The push up. One of the first exercises that most of us learn, and usually the first one that we abandon. Most think that the only way to successfully build a strong upper body is the bench press, but they would be making a big mistake. While the push up and the bench press both work your chest, shoulders, and triceps…the push up also trains your abdominals, lower back, upper back, and glutes.
“If you do pushups correctly, you develop your scapular muscles and your rotator-cuff muscles to stabilize your shoulders. If you do bench presses instead of pushups, you don’t have to use those muscles as much,” says Michael Clark, C.S.C.S., a physical therapist and president of the National Academy of Sports Medicine.
Plus, you can do push ups anywhere, you don’t need any fancy equipment (a.k.a. they’re free), and they’re an excellent way to judge your strength to body weight ratio!
The proper way to complete a push up:
Kneel down on all fours and place your hands slightly beyond shoulder-width apart. Set your feet together and straighten your arms and legs. Your body should form a straight line from your ankles to your head. Keeping your elbows pulled toward your sides, lower your chest to just above the floor, and press back up. That’s 1 rep.
Some of our favorite push up variations:
- Rotational Push Up – Assume the classic push up position, but as you come up, rotate your body so your right arm lifts up and extends overhead. Your arms and torso should form a T. Return to the starting position, lower yourself, then push up and rotate till your left hand points toward the ceiling.
- Walking Push Up – Set up in the classic push up position on a smooth floor, and place your feet on a towel. Walk with your hands across the room, turn, and walk back. Keep your back flat throughout the movement.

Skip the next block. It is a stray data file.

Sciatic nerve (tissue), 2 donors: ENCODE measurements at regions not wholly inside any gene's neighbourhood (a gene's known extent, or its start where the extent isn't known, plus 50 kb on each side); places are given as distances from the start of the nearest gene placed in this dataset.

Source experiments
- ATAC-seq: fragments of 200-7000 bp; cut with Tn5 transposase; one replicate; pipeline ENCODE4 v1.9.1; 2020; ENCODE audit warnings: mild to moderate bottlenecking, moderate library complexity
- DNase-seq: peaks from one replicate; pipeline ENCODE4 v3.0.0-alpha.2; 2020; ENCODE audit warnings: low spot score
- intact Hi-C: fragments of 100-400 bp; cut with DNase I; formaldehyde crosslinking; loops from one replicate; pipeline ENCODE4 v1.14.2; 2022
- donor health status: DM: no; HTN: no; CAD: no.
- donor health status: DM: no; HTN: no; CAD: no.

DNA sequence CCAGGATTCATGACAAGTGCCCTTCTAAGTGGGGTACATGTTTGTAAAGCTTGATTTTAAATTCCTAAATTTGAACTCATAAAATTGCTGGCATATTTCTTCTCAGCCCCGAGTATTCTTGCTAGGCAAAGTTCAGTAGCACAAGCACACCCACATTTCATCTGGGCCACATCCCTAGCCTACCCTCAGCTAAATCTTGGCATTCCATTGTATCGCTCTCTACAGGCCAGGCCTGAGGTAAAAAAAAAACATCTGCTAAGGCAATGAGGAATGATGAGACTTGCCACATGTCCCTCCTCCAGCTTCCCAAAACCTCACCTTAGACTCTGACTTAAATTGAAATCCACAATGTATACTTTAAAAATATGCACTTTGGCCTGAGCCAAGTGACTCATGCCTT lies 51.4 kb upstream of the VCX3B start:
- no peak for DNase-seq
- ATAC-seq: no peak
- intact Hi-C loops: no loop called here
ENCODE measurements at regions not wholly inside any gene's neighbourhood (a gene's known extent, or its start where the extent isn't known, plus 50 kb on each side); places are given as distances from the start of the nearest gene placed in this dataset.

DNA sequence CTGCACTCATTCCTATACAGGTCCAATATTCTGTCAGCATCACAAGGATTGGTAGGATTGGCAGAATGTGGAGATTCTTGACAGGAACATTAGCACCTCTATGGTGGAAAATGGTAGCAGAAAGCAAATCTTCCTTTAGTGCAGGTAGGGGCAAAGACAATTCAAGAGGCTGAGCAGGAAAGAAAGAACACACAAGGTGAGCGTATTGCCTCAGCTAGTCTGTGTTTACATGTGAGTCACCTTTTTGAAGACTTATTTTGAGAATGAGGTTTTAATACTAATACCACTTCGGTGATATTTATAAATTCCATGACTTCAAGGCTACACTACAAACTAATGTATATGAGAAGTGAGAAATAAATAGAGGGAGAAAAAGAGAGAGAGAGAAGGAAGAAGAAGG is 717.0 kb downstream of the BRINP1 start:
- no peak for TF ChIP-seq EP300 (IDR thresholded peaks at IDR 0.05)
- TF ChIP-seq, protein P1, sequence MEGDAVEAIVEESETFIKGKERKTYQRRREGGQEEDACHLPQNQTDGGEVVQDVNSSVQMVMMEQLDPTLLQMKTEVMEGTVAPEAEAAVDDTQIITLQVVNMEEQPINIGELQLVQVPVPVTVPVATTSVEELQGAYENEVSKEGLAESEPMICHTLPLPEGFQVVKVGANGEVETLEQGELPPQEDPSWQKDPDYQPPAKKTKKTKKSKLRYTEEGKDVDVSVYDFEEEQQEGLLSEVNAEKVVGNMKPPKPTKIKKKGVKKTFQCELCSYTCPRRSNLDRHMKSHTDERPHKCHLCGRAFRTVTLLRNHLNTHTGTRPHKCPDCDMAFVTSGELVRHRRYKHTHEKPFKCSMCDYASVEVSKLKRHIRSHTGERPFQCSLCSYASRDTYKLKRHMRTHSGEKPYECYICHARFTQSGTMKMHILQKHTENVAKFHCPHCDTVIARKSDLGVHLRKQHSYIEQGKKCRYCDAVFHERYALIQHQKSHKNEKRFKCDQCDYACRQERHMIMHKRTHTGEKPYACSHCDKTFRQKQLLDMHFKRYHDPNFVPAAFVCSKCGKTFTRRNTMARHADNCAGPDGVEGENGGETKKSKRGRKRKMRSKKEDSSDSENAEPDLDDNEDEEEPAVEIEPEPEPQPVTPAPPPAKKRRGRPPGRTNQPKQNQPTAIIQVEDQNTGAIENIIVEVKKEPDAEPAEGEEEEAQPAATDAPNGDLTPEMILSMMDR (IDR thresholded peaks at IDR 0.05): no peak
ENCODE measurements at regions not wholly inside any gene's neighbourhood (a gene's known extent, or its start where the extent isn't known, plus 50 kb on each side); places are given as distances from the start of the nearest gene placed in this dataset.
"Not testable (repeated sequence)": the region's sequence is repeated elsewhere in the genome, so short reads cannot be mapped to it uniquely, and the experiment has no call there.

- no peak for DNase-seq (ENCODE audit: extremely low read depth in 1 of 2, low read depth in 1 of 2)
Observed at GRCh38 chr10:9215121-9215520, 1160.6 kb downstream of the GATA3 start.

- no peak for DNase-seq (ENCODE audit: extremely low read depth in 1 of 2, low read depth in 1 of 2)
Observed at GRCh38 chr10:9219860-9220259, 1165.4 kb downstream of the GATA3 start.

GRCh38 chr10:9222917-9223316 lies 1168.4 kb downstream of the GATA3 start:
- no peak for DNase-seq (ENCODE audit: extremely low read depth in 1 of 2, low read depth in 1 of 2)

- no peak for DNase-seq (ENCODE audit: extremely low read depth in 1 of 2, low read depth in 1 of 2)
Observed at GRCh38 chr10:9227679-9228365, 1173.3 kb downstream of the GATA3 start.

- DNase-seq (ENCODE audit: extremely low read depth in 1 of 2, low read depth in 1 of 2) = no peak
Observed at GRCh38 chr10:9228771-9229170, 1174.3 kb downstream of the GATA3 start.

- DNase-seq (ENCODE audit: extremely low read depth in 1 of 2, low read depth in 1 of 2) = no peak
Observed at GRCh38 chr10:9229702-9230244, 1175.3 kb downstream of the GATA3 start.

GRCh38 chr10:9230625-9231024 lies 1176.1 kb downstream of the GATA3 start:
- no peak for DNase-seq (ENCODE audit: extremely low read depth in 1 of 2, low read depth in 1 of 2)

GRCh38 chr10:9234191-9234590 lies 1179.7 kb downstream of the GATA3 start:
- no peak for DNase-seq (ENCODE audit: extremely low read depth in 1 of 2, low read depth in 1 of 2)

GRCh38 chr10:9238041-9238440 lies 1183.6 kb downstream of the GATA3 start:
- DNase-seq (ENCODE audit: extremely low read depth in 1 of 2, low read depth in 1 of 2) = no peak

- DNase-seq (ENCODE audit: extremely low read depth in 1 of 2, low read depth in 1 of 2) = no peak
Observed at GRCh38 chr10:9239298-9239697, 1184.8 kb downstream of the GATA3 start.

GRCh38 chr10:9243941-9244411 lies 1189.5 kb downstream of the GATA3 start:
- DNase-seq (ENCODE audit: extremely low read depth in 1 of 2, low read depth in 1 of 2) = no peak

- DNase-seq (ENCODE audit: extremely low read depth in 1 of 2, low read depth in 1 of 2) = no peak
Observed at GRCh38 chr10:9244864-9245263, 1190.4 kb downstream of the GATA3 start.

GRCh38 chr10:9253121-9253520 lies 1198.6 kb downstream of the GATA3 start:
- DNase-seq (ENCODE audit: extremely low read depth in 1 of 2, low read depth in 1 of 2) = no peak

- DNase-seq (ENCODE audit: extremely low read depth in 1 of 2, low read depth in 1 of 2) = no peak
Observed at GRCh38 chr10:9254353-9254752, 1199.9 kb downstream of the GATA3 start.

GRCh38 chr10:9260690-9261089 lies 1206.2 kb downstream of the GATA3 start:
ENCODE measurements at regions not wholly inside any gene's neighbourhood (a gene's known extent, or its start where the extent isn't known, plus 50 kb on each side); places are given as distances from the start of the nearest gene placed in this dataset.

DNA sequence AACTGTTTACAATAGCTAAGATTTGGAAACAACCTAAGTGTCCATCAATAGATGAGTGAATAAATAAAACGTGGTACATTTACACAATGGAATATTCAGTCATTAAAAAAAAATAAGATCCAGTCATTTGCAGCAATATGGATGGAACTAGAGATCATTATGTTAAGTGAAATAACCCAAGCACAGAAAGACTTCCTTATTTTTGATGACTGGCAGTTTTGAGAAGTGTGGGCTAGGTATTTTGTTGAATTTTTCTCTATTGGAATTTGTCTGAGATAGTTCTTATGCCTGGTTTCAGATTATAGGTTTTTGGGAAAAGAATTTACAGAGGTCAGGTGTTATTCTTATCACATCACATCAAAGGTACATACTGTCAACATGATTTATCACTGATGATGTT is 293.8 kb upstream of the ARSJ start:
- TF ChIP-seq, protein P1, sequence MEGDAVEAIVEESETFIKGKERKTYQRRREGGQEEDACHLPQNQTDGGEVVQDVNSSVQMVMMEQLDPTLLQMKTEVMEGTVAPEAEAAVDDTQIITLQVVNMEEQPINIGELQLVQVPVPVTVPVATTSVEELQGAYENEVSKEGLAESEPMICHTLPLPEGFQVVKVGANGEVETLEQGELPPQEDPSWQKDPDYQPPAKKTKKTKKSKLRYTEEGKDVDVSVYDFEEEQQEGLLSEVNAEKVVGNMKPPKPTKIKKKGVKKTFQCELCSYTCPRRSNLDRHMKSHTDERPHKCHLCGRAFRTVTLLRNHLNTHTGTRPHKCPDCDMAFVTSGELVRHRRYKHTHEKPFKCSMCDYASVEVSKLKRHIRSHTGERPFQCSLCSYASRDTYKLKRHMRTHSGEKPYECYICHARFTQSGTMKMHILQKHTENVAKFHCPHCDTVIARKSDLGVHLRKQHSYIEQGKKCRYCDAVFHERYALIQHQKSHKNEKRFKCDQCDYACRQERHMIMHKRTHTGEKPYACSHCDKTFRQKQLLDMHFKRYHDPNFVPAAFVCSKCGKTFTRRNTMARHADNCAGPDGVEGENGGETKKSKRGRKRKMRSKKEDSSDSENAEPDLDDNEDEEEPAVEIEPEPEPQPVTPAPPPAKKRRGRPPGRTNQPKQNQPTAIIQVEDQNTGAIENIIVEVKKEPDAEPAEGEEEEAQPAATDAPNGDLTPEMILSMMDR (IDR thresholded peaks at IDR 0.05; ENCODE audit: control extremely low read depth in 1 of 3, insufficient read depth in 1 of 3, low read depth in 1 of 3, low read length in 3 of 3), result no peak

- Explosive Push Up – Set up in the classic position on a well-padded carpet or exercise mat. Push up hard enough for your hands to come off the floor and catch some air. When you hit the floor, go immediately into the next repetition, pushing up again as hard as you can and catching more air.
- Leg-Kick Push Up - Assume a push up position, and then lower your body until your chest nearly touches the floor. Kick your right leg out to the side as close to a 90-degree angle as possible without bending your knee. Pause, and move your leg back to the starting position. Push your body back up and repeat with your left leg.
- Uchi Mata Push Up – From a push up position, lift your right foot so your leg is parallel to the floor. Lower your body until your chest nearly touches the floor. Now raise your lifted leg higher into the air. Push back to the starting position. Do half your reps, switch legs, and finish your set.
Our favorite push up resources:
onehundredpushups – The six week training program to get you on your way to completing 100 consecutive push ups
Men’s Health Push Up Test – How do you rate?
The Push Up (CrossFit Journal) – The man, Greg Glassman, goes over the power of the push up and a list of CF milestones.
Now drop down and give us 50!
Now drop down and give us 50!